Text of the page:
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In less than four weeks pop culture convention Planet Comicon Kansas City returns, this time to celebrate its 20th year.  Even more than before the event is hosting a pantheon of nationally recognized comic book writers and artists for its seventh year in the downtown Kansas City, Missouri, venue at the giant Bartle Hall facility at the Kansas City Convention Center.  The show runs Friday, March 29 through Sunday, March 31.  Bring your stacks of comics for autographs from your favorite creators–we’ve included here only a few important and familiar books by creators scheduled to be at the event.  Attendees will see some of the biggest names and most popular character creators spanning fives decades of comics, including:

Chris Claremont, writer and creator of dozens of characters including Rogue, Mystique, Phoenix, Emma Frost, Legion, Gambit, and Captain Britain.  His classic books include a long run on Uncanny X-Men, including the popular story arcs The Dark Phoenix Saga and Days of Future Past, adapted into X-Men: Days of Future Past, multiple X-Men movies, and this summer’s coming film Dark Phoenix.

Jim Starlin, writer/artist and creator of Thanos, Drax the Destroyer, Gamora, the Master of Kung Fu, and the first graphic novel published by Marvel Comics, The Death of Captain Marvel.  His classic books include Batman: The Cult, Batman: A Death in the Family, and Cosmic Odyssey.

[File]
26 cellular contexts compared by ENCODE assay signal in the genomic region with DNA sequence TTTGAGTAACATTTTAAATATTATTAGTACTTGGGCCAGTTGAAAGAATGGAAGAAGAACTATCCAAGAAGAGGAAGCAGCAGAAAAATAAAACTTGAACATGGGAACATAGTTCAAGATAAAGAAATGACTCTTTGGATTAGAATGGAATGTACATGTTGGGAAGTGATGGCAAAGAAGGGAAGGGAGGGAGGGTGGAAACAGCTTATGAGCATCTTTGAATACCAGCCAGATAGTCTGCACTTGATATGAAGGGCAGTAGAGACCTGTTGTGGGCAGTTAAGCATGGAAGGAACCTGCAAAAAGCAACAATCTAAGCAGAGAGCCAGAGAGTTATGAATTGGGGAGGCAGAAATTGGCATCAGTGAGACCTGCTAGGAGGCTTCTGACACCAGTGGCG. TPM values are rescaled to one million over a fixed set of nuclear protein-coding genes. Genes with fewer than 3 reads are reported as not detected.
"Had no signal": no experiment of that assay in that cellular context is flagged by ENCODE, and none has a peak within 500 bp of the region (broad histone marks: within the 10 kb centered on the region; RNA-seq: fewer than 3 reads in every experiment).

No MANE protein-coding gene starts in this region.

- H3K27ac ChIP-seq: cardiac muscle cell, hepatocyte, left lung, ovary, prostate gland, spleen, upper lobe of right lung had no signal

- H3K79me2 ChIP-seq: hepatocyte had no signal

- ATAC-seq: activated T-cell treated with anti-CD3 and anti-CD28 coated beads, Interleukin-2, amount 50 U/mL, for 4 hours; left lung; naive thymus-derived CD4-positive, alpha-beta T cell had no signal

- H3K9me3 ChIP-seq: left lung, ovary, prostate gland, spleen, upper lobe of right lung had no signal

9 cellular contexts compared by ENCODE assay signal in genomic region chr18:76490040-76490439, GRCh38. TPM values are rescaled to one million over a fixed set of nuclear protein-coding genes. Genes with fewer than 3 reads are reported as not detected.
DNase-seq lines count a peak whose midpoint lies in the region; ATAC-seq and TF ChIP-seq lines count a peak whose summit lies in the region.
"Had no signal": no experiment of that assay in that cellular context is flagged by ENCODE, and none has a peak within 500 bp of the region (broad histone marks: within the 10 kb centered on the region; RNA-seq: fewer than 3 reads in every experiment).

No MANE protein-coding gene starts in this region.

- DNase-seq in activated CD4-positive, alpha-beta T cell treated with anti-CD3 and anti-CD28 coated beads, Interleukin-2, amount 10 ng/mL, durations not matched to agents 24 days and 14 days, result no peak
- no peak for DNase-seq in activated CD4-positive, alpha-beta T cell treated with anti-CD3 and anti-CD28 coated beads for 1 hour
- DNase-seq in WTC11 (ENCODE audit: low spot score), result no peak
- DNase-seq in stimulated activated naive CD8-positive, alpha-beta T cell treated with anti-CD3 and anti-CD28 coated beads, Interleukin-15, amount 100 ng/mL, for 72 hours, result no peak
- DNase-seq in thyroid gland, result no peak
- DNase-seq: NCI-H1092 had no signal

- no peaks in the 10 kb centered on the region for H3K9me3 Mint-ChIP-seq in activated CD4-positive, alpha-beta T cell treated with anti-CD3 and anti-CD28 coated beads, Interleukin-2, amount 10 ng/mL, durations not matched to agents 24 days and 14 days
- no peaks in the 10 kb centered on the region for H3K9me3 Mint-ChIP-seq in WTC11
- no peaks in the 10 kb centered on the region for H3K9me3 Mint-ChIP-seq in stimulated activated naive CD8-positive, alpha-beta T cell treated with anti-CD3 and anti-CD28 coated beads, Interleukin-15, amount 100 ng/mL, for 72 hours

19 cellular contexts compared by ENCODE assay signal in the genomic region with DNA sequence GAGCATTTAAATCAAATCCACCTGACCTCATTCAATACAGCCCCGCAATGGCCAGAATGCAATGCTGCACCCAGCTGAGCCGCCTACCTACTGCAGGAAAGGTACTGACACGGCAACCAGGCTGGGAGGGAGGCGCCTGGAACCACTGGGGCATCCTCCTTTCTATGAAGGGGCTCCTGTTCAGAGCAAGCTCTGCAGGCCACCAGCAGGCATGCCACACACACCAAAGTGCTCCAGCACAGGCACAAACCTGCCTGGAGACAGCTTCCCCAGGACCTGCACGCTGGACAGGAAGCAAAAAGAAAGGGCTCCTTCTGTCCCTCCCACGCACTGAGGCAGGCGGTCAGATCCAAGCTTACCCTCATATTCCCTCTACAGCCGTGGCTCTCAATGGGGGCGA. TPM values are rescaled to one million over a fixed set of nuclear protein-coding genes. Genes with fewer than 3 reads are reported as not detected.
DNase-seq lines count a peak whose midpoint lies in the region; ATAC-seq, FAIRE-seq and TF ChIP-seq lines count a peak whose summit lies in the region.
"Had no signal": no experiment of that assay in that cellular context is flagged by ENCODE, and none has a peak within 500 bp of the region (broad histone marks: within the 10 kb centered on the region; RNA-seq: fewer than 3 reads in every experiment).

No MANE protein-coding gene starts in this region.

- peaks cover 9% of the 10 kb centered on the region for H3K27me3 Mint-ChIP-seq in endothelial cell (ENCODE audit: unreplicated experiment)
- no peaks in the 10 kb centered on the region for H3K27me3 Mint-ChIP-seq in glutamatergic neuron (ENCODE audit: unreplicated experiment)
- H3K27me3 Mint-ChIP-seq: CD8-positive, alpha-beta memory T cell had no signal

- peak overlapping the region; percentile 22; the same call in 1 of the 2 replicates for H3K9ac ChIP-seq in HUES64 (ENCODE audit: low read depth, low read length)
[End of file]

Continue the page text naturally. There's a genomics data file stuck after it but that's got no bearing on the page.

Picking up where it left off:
Jim Steranko, writer/artist known for his unique 1960s style, his work on Nick Fury, Agent of S.H.I.E.L.D., plus memorable runs on Captain America and X-Men.  He was also a creator of concept art designs for Raiders of the Lost Ark.

Fabian Nicieza, writer known for creating Deadpool in the pages of The New Mutants, and working on dozens of key superhero titles.  His classic books include New Warriors and Psi-Force.

Keith Giffen, artist and creator of Rocket the Raccoon and Lobo.  His classic books include several issues of Legion of Super-Heroes.

Kevin Eastman, writer and creator of Teenage Mutant Ninja Turtles.

Steve McNiven, artist and creator of Marvel Comics’ Civil WarMcNiven is known for his cover art on dozens of Marvel titles.

Bob McLeod, artist and creator of The New Mutants.  (A concept that is the subject of 20th Century Fox’s last slated Marvel project, the coming late summer big-screen release The New Mutants).

And that’s not all…